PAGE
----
Referencing a Table to populate a field with missing information

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06-05-2017 09:11 AM
LarryAdgate
Occasional Contributor

I would really appreciate some help on this to help solve a long term problem in our office.

We have 114 feature classes where one of the fields is void of information or is wrong. We also have a very large table with the corrected information and there is commonality between the Feature class and the table. As a solution but very time consuming , I can joint the feature class and the table and using the field calculator transfer the information. Provided is an attachment to Illustrate what needs to happen. 

Once again, thank You for your help on this,

Larry     

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6 Replies
ClintonDow1
Occasional Contributor II

Instead of using the field calculator, it should be possible to use cursors in a Python script. 

A script could consume the table and your set of feature classes. First, use an arcpy.da.SearchCursor to read the values from the table into a Python dictionary (key of the unique identifier, value of the correct data). Once the dictionary is populated, loop through the set of feature classes, and for each fc create an arcpy.da.UpdateCursor.

After creating the UpdateCursor for a feature class, loop through the rows - for each row, using the unique identifier again, check against the dictionary containing the correct values. If the value in your UpdateCursor for that row doesn't match the correct data in the dictionary, replace the value in the row. 

You're essentially 'joining' the UpdateCursor representing each feature class to the dictionary representing the table one at a time, then the field calculation is done one row at a time as you loop through the Cursor and check its value against the correct one in the dictionary. This should allow you to compare an arbitrary number of feature classes against the field with one run of the script (assuming there is some common unique ID per feature between them and the table).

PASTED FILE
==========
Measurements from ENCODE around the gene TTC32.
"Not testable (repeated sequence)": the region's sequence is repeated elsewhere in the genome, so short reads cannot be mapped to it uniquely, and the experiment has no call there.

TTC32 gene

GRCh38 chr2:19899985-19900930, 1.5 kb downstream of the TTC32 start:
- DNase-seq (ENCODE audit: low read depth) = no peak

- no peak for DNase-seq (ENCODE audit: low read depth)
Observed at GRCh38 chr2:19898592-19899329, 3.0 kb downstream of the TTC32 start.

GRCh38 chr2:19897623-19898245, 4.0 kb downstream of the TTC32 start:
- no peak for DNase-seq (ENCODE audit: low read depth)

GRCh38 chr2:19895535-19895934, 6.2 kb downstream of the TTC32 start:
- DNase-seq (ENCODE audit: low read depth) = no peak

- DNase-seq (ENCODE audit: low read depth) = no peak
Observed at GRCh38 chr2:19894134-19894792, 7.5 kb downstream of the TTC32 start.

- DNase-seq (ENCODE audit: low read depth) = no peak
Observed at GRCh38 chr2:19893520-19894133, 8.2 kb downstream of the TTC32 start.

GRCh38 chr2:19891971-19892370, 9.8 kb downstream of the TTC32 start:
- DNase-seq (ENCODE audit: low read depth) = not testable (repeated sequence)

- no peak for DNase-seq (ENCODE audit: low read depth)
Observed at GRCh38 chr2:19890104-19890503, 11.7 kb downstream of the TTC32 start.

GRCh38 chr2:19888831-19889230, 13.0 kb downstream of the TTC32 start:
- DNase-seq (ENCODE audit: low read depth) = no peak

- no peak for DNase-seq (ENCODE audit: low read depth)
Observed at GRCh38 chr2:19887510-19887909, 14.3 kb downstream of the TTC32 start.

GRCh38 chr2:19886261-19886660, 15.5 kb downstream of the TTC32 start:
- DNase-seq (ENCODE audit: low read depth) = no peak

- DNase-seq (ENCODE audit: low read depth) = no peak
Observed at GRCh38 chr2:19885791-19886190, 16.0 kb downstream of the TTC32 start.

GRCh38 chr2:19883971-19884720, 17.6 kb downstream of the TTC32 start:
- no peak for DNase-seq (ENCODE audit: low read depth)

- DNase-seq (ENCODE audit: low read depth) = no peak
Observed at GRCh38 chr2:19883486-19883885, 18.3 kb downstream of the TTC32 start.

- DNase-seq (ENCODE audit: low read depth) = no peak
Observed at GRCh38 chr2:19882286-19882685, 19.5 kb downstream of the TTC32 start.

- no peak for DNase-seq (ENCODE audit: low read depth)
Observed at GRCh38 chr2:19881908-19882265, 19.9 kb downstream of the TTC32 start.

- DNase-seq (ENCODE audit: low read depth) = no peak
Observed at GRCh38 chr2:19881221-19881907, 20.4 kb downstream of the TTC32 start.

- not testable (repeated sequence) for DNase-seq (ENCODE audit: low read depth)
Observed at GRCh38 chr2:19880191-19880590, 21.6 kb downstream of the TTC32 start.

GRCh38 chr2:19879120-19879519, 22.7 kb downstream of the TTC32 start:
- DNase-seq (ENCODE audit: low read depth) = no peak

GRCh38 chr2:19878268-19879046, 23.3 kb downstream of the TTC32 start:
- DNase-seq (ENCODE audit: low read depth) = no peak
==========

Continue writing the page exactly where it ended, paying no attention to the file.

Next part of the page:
LarryAdgate
Occasional Contributor

Thank You for your thoughts, at least now I have some ideas how to solve the problem.

Larry

ClintonDow1
Occasional Contributor II

No problem, I have had to create similar scripts in the past. Feel free to ask here if you run into any issues since I'm subscribed to this thread now  

LarryAdgate
Occasional Contributor

Hi Clinton,

Can you show me what a python dictionary would look like, a production set preferably , and is the data stored in a table?   

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ClintonDow1
Occasional Contributor II

Good morning,

A dictionary in Python is a built in data structure (not specific to ArcPy), similar to an array/list in other languages. Instead of referencing values by a numerical index as you would in a list, you are giving it custom index keys. In terms of tables, a list is like a table with a single column indexed by row number, and a dictionary is like a single row with many columns, indexed by column names.

For example:

>>> array = ['bob', 'chris', 'dave']
>>> array[0] 
'bob'
>>> dictionary = {'name': 'bob', 'age': 42}
>>> dictionary['name']
'bob'‍‍‍‍‍‍‍‍‍‍‍‍
>>> # add a key/value
>>> dictionary['weight'] = 120
>>> dictionary
{'name': 'bob', 'age': 42, 'weight': 120}

In what I'm describing in my above post, you would add key/values (similar to lines 8 & 9 above) to a dictionary that could be thought of as a table with a single 'correct values' row, with columns of each unique ID and its correct value in the cell. This dictionary would then be referenced for correct values when looping through the problematic feature classes. 

Admittedly I'm suggesting some fairly advanced usage of the concepts so it might be confusing at first if you're unfamiliar with dictionaries and cursors. It might help to see the documentation for them: 

Python dictionaries: 5. Data Structures — Python documentation 

Cursors with examples Accessing data using cursors—ArcPy Get Started | ArcGIS Desktop 

LarryAdgate
Occasional Contributor

This is Great stuff, Thank You